that "where the reading of novels prevails as a habit, it occasions in time
the entire destruction of the powers of the mind". But Jane Austen once
wrote in a letter that she and her family were , and in her
novel Northanger Abbey she
gives her "Defense of the Novel" (even though she is also making fun
of the of
many novels of the era throughout Northanger Abbey).
It has been
pointed out that most novel-writers and the majority of novel readers were
women (thus in Jane
Austen calls a
"sister author"), while the , would all
have been men. So in Jane Austen's day, novels actually had something of the
same reputation that mass-market romances do today.
of the friendship between Catherine [Morland] and Isabella was quick as its
beginning had been warm... and if a rainy morning deprived them of other
enjoyments, they were still resolute in meeting in defiance of wet and dirt,
and shut themselves up, to read novels together. Yes, novels; - for I will not
adopt that ungenerous and impolitic custom so common with novel-writers, of
degrading by their contemptuous censure the very performances, to the number of
which they are themselves adding - joining with their greatest enemies in
bestowing the harshest epithets on such works, and scarcely ever permitting
them to be read by their own heroine, who, if she accidentally take up a novel,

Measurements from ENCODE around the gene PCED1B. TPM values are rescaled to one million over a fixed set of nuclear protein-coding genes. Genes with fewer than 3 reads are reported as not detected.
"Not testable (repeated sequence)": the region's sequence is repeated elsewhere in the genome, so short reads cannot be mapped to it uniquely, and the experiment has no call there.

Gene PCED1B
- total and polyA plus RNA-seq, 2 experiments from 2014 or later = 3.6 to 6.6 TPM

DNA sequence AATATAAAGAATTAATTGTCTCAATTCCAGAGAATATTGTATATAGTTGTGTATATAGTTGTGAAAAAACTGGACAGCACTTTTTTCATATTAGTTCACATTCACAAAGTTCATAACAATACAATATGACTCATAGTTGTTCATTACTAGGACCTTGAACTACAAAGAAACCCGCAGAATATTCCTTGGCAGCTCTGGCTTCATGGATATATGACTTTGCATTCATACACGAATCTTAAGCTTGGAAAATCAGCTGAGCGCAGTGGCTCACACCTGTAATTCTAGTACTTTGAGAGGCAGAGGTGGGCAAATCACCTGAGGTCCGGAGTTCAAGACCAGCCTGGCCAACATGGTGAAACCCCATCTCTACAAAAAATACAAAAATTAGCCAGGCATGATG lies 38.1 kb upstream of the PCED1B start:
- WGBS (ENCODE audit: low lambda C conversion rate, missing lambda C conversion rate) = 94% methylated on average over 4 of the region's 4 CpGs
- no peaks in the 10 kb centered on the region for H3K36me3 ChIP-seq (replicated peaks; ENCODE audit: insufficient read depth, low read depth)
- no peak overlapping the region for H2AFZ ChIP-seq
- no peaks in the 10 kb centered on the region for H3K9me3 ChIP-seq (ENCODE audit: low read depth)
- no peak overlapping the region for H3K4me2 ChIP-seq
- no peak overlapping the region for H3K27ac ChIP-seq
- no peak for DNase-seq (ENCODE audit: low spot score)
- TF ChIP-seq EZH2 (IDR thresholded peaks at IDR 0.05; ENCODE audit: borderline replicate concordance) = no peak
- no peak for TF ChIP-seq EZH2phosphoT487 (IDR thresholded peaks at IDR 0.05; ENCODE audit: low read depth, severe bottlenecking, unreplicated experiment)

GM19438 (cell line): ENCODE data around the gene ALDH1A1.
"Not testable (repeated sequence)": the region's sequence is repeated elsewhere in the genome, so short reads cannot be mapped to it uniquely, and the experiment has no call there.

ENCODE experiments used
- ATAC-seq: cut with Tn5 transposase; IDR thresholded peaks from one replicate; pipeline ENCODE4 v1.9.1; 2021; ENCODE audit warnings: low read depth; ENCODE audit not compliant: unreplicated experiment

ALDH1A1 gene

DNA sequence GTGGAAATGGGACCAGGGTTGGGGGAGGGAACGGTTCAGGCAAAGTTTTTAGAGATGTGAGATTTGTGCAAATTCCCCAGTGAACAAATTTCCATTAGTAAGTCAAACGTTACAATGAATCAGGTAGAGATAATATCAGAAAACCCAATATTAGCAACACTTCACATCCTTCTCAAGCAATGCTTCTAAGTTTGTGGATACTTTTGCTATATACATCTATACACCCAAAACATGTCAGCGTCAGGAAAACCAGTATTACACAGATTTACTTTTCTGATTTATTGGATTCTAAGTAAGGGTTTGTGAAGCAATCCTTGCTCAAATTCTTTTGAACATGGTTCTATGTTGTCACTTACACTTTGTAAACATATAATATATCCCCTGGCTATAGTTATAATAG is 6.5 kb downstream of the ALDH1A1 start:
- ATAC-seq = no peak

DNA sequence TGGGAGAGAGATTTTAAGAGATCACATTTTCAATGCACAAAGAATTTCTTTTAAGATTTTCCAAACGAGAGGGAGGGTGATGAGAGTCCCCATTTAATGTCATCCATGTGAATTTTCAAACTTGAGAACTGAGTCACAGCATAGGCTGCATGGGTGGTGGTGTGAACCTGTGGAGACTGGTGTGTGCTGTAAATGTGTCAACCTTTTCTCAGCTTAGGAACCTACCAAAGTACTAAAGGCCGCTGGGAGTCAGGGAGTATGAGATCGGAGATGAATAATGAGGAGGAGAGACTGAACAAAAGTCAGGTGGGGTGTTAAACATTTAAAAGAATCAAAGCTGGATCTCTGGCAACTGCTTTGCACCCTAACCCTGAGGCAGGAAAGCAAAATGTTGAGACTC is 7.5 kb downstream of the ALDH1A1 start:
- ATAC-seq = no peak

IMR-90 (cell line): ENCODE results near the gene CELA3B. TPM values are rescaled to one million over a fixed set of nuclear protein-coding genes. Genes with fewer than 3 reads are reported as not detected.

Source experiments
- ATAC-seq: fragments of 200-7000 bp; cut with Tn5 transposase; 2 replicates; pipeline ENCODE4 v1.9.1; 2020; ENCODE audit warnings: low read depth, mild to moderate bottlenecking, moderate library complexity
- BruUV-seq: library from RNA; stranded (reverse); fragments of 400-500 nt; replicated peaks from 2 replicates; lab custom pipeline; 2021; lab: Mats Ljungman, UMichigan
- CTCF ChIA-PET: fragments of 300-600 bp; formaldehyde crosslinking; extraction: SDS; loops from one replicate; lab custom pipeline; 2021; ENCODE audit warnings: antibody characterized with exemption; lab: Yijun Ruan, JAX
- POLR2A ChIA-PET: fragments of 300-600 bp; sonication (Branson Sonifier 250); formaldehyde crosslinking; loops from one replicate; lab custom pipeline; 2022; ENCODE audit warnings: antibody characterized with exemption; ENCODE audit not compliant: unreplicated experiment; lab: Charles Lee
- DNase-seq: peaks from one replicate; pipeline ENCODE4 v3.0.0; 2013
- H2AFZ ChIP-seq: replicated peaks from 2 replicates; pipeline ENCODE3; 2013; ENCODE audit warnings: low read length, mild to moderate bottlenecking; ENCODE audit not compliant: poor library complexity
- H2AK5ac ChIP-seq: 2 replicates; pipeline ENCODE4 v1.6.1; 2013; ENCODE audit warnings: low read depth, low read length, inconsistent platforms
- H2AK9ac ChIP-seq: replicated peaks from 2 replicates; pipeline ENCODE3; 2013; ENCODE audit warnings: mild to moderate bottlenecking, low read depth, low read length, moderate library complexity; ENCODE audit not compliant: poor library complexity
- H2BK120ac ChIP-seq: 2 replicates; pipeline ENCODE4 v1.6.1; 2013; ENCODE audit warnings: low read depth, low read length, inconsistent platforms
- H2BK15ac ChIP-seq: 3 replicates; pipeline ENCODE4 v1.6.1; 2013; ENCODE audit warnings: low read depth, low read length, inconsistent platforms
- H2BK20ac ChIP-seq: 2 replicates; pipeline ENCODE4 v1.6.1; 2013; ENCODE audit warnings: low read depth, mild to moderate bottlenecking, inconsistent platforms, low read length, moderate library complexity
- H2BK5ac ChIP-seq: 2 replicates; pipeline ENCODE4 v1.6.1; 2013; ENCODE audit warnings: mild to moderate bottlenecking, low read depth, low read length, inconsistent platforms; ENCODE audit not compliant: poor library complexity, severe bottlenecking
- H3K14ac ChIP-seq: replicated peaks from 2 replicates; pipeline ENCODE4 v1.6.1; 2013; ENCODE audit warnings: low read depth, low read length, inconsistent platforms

is sure to turn over its insipid pages with disgust. Alas! If the heroine of
one novel be not patronized by the heroine of another, from whom can she expect
protection and regard? I cannot approve of it. Let us leave it to the Reviewers to abuse such effusions of fancy at their leisure,
and over every new novel to talk in threadbare strains of the trash with which
the press now groans. Let us not desert one another; we are an injured body. Although
our productions have afforded more extensive and unaffected pleasure than those
of any other literary corporation in the world, no species of composition has
been so much decried. From pride, ignorance, or fashion, our foes are almost as
many as our readers. And while the abilities of the
nine-hundredth abridger of the History of England, or of the man who collects
and publishes in a volume some dozen lines of Milton, , and , with a paper
from the Spectator, and a
chapter from ,
are eulogized by a thousand pens, - there seems almost a general wish of
decrying the capacity and undervaluing the labour of the novelist, and of
slighting the performances which have only genius, wit, and taste to recommend
them. "I am no novel-reader - I seldom look into novels - Do not imagine
that I often read novels - It is really very well for a novel." - Such is
the common cant. - "And what are you reading, Miss - -?" "Oh! it
is only a novel!" replies the young lady, while she lays down her book with
affected indifference, or momentary shame. "It is only CeciliaCamillaBelinda";
or, in short, only some work in which the greatest powers of the mind are
displayed, in which the most thorough knowledge of human nature, the happiest